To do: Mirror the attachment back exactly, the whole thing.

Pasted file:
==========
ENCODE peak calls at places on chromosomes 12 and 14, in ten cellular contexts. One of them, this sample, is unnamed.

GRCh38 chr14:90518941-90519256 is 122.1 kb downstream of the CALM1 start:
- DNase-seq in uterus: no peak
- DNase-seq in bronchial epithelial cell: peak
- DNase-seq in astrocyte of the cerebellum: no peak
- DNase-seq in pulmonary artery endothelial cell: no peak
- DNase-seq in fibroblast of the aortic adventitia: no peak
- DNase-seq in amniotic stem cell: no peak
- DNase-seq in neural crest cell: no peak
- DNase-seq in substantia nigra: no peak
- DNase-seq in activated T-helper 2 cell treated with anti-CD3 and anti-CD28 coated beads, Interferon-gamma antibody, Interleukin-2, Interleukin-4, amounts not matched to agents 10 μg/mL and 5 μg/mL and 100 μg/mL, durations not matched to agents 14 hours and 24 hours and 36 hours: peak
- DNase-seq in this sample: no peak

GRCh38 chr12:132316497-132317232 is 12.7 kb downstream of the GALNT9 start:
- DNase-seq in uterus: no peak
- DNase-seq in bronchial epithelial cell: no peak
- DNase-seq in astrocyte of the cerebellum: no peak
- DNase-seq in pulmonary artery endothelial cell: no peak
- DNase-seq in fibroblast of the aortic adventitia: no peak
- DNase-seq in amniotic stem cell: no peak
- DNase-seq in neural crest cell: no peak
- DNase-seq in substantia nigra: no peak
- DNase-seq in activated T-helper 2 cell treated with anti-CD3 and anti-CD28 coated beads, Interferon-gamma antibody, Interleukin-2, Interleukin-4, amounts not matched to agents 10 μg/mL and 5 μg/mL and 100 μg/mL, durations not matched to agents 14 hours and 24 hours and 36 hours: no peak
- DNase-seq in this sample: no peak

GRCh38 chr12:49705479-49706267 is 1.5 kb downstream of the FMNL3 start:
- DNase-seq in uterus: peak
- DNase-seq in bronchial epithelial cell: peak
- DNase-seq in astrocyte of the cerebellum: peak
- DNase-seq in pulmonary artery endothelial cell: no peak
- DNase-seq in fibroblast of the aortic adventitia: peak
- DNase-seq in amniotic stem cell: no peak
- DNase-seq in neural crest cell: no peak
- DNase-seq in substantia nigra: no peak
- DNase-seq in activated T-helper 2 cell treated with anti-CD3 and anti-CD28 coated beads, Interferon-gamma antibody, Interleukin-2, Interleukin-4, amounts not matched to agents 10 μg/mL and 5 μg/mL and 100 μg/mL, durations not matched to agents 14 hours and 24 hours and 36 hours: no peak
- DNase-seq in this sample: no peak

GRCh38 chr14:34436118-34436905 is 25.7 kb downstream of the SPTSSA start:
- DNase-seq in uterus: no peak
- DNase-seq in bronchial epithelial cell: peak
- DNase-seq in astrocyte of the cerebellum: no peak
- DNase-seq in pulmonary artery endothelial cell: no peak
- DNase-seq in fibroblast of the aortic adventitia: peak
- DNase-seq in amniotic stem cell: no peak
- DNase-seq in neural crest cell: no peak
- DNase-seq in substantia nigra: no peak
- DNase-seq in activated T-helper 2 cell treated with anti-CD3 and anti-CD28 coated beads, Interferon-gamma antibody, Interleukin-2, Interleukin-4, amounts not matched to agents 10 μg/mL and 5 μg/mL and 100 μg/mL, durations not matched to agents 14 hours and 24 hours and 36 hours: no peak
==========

ENCODE peak calls at places on chromosomes 12 and 14, in ten cellular contexts. One of them, this sample, is unnamed.

GRCh38 chr14:90518941-90519256 is 122.1 kb downstream of the CALM1 start:
- DNase-seq in uterus: no peak
- DNase-seq in bronchial epithelial cell: peak
- DNase-seq in astrocyte of the cerebellum: no peak
- DNase-seq in pulmonary artery endothelial cell: no peak
- DNase-seq in fibroblast of the aortic adventitia: no peak
- DNase-seq in amniotic stem cell: no peak
- DNase-seq in neural crest cell: no peak
- DNase-seq in substantia nigra: no peak
- DNase-seq in activated T-helper 2 cell treated with anti-CD3 and anti-CD28 coated beads, Interferon-gamma antibody, Interleukin-2, Interleukin-4, amounts not matched to agents 10 μg/mL and 5 μg/mL and 100 μg/mL, durations not matched to agents 14 hours and 24 hours and 36 hours: peak
- DNase-seq in this sample: no peak

GRCh38 chr12:132316497-132317232 is 12.7 kb downstream of the GALNT9 start:
- DNase-seq in uterus: no peak
- DNase-seq in bronchial epithelial cell: no peak
- DNase-seq in astrocyte of the cerebellum: no peak
- DNase-seq in pulmonary artery endothelial cell: no peak
- DNase-seq in fibroblast of the aortic adventitia: no peak
- DNase-seq in amniotic stem cell: no peak
- DNase-seq in neural crest cell: no peak
- DNase-seq in substantia nigra: no peak
- DNase-seq in activated T-helper 2 cell treated with anti-CD3 and anti-CD28 coated beads, Interferon-gamma antibody, Interleukin-2, Interleukin-4, amounts not matched to agents 10 μg/mL and 5 μg/mL and 100 μg/mL, durations not matched to agents 14 hours and 24 hours and 36 hours: no peak
- DNase-seq in this sample: no peak

GRCh38 chr12:49705479-49706267 is 1.5 kb downstream of the FMNL3 start:
- DNase-seq in uterus: peak
- DNase-seq in bronchial epithelial cell: peak
- DNase-seq in astrocyte of the cerebellum: peak
- DNase-seq in pulmonary artery endothelial cell: no peak
- DNase-seq in fibroblast of the aortic adventitia: peak
- DNase-seq in amniotic stem cell: no peak
- DNase-seq in neural crest cell: no peak
- DNase-seq in substantia nigra: no peak
- DNase-seq in activated T-helper 2 cell treated with anti-CD3 and anti-CD28 coated beads, Interferon-gamma antibody, Interleukin-2, Interleukin-4, amounts not matched to agents 10 μg/mL and 5 μg/mL and 100 μg/mL, durations not matched to agents 14 hours and 24 hours and 36 hours: no peak
- DNase-seq in this sample: no peak

GRCh38 chr14:34436118-34436905 is 25.7 kb downstream of the SPTSSA start:
- DNase-seq in uterus: no peak
- DNase-seq in bronchial epithelial cell: peak
- DNase-seq in astrocyte of the cerebellum: no peak
- DNase-seq in pulmonary artery endothelial cell: no peak
- DNase-seq in fibroblast of the aortic adventitia: peak
- DNase-seq in amniotic stem cell: no peak
- DNase-seq in neural crest cell: no peak
- DNase-seq in substantia nigra: no peak
- DNase-seq in activated T-helper 2 cell treated with anti-CD3 and anti-CD28 coated beads, Interferon-gamma antibody, Interleukin-2, Interleukin-4, amounts not matched to agents 10 μg/mL and 5 μg/mL and 100 μg/mL, durations not matched to agents 14 hours and 24 hours and 36 hours: no peak